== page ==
“A scheme that has recently been executed with moderate success,” said Dumbledore, “is to send a child away to inconspicuous relatives. One is easier to conceal than three, and two adult Order members are an effective decoy to draw attention away from one small child.”

James bit his lip and looked at Lily. “It could be safer for him . . .”

“But, James, who would we send him to? Petunia? I wouldn’t trust her with anything bigger than a houseplant.”

“Good point. She’d probably just set him by a window and water him once a day.”

Seeing the incomprehension on the faces of her Headmaster and Deputy Headmistress, Lily clarified. “Petunia’s my sister, my polar-opposite sister. She lives in this immaculate house in Surrey, with her loud, closed-minded, blustering husband, and both of them disapprove of James so fiercely that it probably does things to their blood pressure. Even if they’d take him, which I doubt, Petunia’s hated me so long I don’t think she could even pretend to love Harry. We could sooner leave him with Severus Snape.”

James snickered, evidently imagining that possibility, then sobered again. “We’ll hide, then. All three of us. Together.”

“We’ll have to leave this house, I suppose.”

Everyone at the table could hear the regret in Lily’s voice. She loved that house, as did James. It was their home. They’d made it together and only been able to enjoy for a short time thus far. James took her hand and squeezed it gently.

Professor Dumbledore put down his tea solemnly. “I believe,” he said, “that it can be arranged for you to stay. A Fidelius Charm.”

“Isn’t that rather risky?” Lily asked. She knew a great deal about Charms: it had been her best subject at Hogwarts.

“Spectacularly so, but no riskier than any other option. And the greatest risk would not be to you at all, but to your Secret-Keeper. If you decide to do this, I will volunteer to take that responsibility.”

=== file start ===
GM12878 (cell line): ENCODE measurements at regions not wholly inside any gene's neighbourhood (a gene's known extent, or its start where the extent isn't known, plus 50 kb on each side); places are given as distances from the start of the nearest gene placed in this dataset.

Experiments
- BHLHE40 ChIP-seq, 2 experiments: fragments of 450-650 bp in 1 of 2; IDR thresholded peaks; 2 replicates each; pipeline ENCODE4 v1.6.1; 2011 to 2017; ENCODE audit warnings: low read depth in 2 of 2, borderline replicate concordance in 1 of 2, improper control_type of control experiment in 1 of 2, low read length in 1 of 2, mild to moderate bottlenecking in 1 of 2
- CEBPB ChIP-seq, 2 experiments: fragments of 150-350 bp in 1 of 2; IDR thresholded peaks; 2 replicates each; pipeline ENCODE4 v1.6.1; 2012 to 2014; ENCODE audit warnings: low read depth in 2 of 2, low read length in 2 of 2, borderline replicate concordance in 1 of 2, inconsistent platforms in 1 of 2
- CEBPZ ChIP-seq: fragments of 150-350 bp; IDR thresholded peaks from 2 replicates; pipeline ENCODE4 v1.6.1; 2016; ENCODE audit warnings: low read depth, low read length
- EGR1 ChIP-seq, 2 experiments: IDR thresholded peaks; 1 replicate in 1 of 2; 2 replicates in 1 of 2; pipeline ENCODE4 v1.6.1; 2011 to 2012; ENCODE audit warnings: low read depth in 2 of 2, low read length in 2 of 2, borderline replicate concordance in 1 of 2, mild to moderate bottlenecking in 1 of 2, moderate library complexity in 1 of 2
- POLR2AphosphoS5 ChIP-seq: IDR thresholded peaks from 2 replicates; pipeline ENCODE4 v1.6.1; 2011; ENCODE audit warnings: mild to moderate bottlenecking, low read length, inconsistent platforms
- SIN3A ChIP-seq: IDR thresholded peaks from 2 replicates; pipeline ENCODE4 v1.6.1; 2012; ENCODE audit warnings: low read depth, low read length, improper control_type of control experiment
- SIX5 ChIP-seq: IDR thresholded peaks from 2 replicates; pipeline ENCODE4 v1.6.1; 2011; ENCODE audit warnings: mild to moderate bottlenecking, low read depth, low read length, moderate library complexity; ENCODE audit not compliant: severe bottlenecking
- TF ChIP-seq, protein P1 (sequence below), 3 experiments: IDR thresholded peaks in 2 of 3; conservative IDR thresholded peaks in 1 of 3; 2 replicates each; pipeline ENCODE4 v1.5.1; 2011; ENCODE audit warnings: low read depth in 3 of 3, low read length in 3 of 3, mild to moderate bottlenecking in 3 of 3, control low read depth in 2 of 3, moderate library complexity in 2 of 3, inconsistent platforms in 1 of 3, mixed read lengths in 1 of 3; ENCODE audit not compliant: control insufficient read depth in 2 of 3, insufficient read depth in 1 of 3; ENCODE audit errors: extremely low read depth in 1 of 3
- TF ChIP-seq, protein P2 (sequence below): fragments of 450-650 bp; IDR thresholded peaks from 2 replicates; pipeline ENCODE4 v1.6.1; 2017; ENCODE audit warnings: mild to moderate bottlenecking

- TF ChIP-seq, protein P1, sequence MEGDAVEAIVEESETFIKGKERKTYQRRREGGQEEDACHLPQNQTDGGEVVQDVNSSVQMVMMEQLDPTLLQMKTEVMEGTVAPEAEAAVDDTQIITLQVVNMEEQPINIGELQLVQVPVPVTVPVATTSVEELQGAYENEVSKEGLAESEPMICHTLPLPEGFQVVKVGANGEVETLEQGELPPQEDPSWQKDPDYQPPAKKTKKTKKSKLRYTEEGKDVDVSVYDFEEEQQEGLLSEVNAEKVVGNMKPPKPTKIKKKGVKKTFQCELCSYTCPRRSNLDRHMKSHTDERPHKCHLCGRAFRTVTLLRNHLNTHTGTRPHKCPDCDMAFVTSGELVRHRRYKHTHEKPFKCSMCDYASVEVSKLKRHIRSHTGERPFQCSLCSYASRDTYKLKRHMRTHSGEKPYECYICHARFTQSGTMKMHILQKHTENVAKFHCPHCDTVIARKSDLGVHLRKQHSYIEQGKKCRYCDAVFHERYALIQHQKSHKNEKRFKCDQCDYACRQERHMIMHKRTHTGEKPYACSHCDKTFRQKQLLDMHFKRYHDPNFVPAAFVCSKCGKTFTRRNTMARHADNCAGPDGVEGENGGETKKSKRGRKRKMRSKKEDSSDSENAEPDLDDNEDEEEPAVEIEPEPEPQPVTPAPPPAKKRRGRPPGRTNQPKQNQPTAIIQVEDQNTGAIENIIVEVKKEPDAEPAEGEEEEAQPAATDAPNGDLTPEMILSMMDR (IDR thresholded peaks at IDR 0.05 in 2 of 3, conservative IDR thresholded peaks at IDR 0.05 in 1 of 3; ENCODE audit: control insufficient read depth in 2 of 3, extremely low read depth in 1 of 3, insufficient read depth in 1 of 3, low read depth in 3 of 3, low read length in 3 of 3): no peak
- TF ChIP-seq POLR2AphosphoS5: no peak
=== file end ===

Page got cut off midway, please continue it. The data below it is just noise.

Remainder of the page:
Both the Potters instantly exploded with protests. “Of course not, Professor!” said James, just as Lily said, “Oh, no, Professor, we couldn’t ask it of you!”

“Who could we ask it of?” James asked his wife.

“Sirius, of course. Isn’t that who you were going to suggest?”

“Are you entirely sure that’s wise?” asked Professor McGonagall. “Sirius Black is brave, to be sure, but he’s also unpredictable and reckless. Are you sure he should be trusted with such a responsibility?”

“Yes,” said James, his tone firm as iron. “Sirius is the truest friend ever born. He’ll keep us safe.” Lily added her nod of assent.

“You had better contact him immediately, then,” said Dumbledore. “This spell should be cast as quickly as possible.”

“I should probably go get my Charms books and look the thing up,” said Lily. “James, take Harry.”

“It should be in Advanced Charms And Their Theoretical Bases,” McGonagall offered.

“I don’t know if I still have that one: I’ll check.” She carefully handed Harry over to James and went to look for the book. After a few minutes she called, “I found it!” and reentered the kitchen, flipping through the volume. “Here’s the spell . . . goodness.”

“Too difficult for you?” McGonagall asked as Lily showed the enchantment to James.

“I’ve done worse,” said James. “We can manage. I should call Sirius right away.”

“The attack is coming at midnight, but I’ll cast a ward around your house to buy you some more time,” offered Dumbledore. “After which Professor McGonagall and myself had better make ourselves scarce. The larger an audience present for a Fidielius Charm, the less effective it tends to be. Once it is cast, send me an owl informing me of your address. The letter will be unreadable to any but its addressee.”

“Who else should we send it to?” Lily asked.

Dumbledore counted off on his long fingers. “Professor McGonagall, Hagrid, Alastor Moody, Frank Longbottom. I believe that’s everyone who needs to know.”

“Thank you, Professors,” James said earnestly.

“You just take care of your family,” McGonagall ordered him. “Let us manage Voldemort for now. No more toying with death, Potter.”

James shook his head. “Not since Harry.”